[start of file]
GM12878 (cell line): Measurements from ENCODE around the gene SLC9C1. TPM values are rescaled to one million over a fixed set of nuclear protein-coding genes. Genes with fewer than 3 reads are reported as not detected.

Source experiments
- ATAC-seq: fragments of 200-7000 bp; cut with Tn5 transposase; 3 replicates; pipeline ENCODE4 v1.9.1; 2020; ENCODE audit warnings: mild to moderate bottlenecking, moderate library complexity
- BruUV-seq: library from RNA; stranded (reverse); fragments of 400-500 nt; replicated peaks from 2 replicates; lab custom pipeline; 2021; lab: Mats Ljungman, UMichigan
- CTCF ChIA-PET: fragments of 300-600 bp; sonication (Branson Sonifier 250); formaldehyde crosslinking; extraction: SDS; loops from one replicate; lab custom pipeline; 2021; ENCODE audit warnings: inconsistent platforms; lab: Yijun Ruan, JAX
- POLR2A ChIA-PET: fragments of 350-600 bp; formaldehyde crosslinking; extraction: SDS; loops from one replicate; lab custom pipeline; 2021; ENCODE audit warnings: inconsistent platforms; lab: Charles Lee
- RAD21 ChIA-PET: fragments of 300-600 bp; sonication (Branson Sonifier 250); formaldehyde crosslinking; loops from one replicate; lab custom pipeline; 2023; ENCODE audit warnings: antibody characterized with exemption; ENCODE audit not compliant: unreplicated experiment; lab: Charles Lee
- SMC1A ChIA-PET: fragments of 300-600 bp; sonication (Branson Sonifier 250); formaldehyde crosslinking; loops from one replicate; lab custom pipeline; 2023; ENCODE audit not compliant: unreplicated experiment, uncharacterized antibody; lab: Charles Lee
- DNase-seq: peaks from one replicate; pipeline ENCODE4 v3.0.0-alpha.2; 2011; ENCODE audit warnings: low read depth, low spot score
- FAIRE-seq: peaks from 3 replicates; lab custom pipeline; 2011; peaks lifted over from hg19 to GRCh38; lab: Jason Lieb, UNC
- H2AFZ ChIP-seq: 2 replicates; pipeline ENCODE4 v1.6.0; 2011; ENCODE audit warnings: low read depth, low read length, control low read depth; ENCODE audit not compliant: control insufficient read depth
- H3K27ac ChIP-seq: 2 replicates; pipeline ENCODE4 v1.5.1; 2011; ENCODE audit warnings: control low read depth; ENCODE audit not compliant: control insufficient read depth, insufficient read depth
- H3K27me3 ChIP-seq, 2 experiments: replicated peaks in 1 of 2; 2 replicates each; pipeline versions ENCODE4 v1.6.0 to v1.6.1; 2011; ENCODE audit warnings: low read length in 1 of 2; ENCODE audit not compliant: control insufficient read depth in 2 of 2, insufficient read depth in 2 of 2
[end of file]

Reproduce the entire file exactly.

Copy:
GM12878 (cell line): Measurements from ENCODE around the gene SLC9C1. TPM values are rescaled to one million over a fixed set of nuclear protein-coding genes. Genes with fewer than 3 reads are reported as not detected.

Source experiments
- ATAC-seq: fragments of 200-7000 bp; cut with Tn5 transposase; 3 replicates; pipeline ENCODE4 v1.9.1; 2020; ENCODE audit warnings: mild to moderate bottlenecking, moderate library complexity
- BruUV-seq: library from RNA; stranded (reverse); fragments of 400-500 nt; replicated peaks from 2 replicates; lab custom pipeline; 2021; lab: Mats Ljungman, UMichigan
- CTCF ChIA-PET: fragments of 300-600 bp; sonication (Branson Sonifier 250); formaldehyde crosslinking; extraction: SDS; loops from one replicate; lab custom pipeline; 2021; ENCODE audit warnings: inconsistent platforms; lab: Yijun Ruan, JAX
- POLR2A ChIA-PET: fragments of 350-600 bp; formaldehyde crosslinking; extraction: SDS; loops from one replicate; lab custom pipeline; 2021; ENCODE audit warnings: inconsistent platforms; lab: Charles Lee
- RAD21 ChIA-PET: fragments of 300-600 bp; sonication (Branson Sonifier 250); formaldehyde crosslinking; loops from one replicate; lab custom pipeline; 2023; ENCODE audit warnings: antibody characterized with exemption; ENCODE audit not compliant: unreplicated experiment; lab: Charles Lee
- SMC1A ChIA-PET: fragments of 300-600 bp; sonication (Branson Sonifier 250); formaldehyde crosslinking; loops from one replicate; lab custom pipeline; 2023; ENCODE audit not compliant: unreplicated experiment, uncharacterized antibody; lab: Charles Lee
- DNase-seq: peaks from one replicate; pipeline ENCODE4 v3.0.0-alpha.2; 2011; ENCODE audit warnings: low read depth, low spot score
- FAIRE-seq: peaks from 3 replicates; lab custom pipeline; 2011; peaks lifted over from hg19 to GRCh38; lab: Jason Lieb, UNC
- H2AFZ ChIP-seq: 2 replicates; pipeline ENCODE4 v1.6.0; 2011; ENCODE audit warnings: low read depth, low read length, control low read depth; ENCODE audit not compliant: control insufficient read depth
- H3K27ac ChIP-seq: 2 replicates; pipeline ENCODE4 v1.5.1; 2011; ENCODE audit warnings: control low read depth; ENCODE audit not compliant: control insufficient read depth, insufficient read depth
- H3K27me3 ChIP-seq, 2 experiments: replicated peaks in 1 of 2; 2 replicates each; pipeline versions ENCODE4 v1.6.0 to v1.6.1; 2011; ENCODE audit warnings: low read length in 1 of 2; ENCODE audit not compliant: control insufficient read depth in 2 of 2, insufficient read depth in 2 of 2